Brighton gets ready for festival!
Brighton Festival this year enters its second half-century after the huge success of last year's 50th anniversary outing.
Brighton Festival 2017 – the largest annual, curated multi-arts festival in England – runs from May 6-28 with recording artist, poet, playwright and novelist Kate Tempest as guest director.
Kate’s programme celebrates what she calls the “Everyday Epic – art that helps us connect to ourselves and others, explores our individual stories and differences and encourages audiences to take a walk in someone else’s shoes”.
In charge for his ninth festival, Andrew Comben, chief executive of Brighton Dome & Brighton Festival, said: “Last year we had record attendances and some of our best responses to commissioning that we have had. For the 50th festival, we tried to build on what we have done over the years but also on being responsive so that we could also be quite last minute.
“Now we are looking to the next 50 years. We could have it both ways. Last year was our 50th festival and this year is our 50th anniversary, but we have chosen to look ahead, and that’s one of the reasons for choosing Kate as our guest director, someone who is consciously carrying on the torch from last year when Laurie Anderson was our guest director, someone who is still at the height of her powers but has been practising for all the time the festival has been around. She is really one of the doyens of new artistic experimentation, but she is handing on now to Kate, a woman who is still just 31 and who is already celebrated across a number of genres. One of the great things about Brighton Festival is that it reinvents itself every year, and that has been heightened slightly by the sense of anniversary we have had. It has also been highlighted by our political realities which hopefully will show in the programme, the 2016 divisionary politics and offensive communities fragmenting or not knowing each other at all. That’s something that Kate really wanted to address in this festival. I think culture can do great things. Culture can certainly attempt to bring our culture together.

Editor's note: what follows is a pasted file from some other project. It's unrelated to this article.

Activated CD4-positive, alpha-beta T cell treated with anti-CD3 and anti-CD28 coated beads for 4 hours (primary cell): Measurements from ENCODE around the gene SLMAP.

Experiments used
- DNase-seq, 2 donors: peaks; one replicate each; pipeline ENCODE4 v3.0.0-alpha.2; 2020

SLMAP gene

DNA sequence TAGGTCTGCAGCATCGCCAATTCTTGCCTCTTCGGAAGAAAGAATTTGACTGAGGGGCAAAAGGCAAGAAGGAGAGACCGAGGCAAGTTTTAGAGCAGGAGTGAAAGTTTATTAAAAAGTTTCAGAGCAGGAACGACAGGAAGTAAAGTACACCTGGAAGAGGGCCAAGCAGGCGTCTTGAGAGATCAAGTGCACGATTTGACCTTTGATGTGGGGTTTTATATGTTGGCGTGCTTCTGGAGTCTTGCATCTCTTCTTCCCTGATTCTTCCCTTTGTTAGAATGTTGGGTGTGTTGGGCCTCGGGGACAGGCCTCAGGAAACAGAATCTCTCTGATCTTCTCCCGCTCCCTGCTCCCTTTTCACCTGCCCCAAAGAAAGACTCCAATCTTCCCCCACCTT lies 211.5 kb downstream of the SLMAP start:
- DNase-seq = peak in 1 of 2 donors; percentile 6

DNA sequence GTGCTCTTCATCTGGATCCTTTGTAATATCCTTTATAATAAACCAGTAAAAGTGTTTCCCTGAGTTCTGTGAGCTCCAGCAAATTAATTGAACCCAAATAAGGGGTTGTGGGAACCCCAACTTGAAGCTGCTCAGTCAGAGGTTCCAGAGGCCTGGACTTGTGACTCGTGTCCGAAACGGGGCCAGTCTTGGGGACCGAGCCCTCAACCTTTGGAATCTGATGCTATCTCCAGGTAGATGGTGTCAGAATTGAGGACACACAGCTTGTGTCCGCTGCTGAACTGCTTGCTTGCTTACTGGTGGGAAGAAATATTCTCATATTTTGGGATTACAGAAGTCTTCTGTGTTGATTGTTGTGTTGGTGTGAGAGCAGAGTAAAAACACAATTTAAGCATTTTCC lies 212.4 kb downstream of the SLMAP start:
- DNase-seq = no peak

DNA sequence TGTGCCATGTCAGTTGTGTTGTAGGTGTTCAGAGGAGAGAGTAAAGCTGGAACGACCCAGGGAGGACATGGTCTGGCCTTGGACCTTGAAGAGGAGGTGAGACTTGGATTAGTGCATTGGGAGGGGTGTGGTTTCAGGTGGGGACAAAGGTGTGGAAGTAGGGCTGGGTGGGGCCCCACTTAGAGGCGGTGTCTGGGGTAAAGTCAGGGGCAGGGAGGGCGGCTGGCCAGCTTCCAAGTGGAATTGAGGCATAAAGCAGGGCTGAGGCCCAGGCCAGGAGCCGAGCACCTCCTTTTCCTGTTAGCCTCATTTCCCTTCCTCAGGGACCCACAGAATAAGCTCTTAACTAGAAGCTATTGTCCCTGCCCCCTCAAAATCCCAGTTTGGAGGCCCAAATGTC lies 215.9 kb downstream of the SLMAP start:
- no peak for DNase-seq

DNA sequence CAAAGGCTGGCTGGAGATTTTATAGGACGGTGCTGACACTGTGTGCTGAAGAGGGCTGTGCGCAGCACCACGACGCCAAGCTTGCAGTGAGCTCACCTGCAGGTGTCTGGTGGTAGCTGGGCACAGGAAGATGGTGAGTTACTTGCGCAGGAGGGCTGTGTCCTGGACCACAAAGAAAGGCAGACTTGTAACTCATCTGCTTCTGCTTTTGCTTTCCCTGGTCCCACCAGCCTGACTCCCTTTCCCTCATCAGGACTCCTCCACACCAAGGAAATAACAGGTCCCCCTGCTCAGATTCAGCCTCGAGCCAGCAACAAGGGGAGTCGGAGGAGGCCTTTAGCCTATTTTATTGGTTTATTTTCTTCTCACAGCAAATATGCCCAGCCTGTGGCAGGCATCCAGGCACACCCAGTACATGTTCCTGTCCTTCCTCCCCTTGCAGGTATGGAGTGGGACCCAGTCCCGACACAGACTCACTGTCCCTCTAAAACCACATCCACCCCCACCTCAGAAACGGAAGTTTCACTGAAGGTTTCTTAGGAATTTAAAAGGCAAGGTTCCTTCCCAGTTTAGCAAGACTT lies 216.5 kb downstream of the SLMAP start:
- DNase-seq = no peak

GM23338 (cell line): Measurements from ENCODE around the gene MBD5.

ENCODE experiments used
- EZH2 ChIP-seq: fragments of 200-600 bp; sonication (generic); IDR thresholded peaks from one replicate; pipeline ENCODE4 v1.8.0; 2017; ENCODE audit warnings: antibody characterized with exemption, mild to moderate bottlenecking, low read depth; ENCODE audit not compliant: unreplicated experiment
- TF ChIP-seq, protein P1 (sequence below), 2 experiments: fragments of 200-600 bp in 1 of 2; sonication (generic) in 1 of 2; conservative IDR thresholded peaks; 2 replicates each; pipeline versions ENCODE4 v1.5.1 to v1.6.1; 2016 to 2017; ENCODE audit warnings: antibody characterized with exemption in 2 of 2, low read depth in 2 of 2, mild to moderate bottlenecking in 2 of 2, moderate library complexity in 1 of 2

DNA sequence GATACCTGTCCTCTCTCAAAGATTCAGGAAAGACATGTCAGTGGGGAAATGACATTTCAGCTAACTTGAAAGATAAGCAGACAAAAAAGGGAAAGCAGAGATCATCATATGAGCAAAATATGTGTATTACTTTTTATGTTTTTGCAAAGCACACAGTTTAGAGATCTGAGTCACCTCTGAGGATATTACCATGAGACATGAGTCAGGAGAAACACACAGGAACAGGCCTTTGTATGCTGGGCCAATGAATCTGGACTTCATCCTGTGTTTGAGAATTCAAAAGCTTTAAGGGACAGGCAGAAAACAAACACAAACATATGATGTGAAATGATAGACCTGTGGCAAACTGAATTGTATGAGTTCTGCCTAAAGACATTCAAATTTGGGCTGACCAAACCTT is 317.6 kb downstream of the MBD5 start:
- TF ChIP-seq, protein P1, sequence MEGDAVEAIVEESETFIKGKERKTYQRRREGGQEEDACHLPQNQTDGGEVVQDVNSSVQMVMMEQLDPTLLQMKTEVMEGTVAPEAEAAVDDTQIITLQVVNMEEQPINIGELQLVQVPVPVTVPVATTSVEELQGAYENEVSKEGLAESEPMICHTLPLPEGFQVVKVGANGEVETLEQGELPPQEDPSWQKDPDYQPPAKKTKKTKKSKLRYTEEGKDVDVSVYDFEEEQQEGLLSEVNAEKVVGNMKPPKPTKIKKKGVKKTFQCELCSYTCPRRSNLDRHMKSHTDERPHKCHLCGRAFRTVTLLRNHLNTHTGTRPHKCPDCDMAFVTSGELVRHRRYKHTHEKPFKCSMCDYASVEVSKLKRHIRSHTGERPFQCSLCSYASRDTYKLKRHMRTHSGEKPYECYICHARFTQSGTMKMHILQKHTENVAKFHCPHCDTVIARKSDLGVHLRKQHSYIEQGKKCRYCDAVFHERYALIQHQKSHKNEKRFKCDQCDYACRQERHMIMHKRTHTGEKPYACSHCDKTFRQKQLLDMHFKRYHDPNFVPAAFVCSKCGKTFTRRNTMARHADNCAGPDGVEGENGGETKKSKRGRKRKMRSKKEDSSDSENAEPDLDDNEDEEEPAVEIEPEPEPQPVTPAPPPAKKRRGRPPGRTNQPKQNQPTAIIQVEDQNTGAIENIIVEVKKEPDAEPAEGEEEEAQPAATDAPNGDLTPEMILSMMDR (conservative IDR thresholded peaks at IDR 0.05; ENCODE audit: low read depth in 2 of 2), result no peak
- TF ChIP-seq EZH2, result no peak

“A festival should hold both tradition and the new in equal parts, I should think. I don’t think it is about attempting to appeal to every single taste, but it is absolutely about giving everyone the opportunity to participate and take part in the festival.”
Also key, as ever, is the festival’s complex and thriving relationship with Brighton itself. Is it a festival that could happen anywhere else? Or is it very much about Brighton?
“I would want to have my cake and eat it on that. It is both. We make sure that the festival is very specific about this place and is referencing the particular culture around here and the fact that we are working with a very specific landscape, whether that is on the Downs or Shoreham Harbour. In one sense, it is absolutely specific to what is happening here.
“But the remarkable thing is that if you think back to 1966, leading up to the first festival in 1967, the city really got together and looked at itself and felt that arts and culture had a solution to a number of the problems that existed in the city, whether mods and rockers or that parts of the city that were down at heel and representing faded glory.
“That sense of what culture can do for a city is absolutely something that can be replicated elsewhere, and again that is one of the things that Kate is speaking about. In the particular is the universal…”
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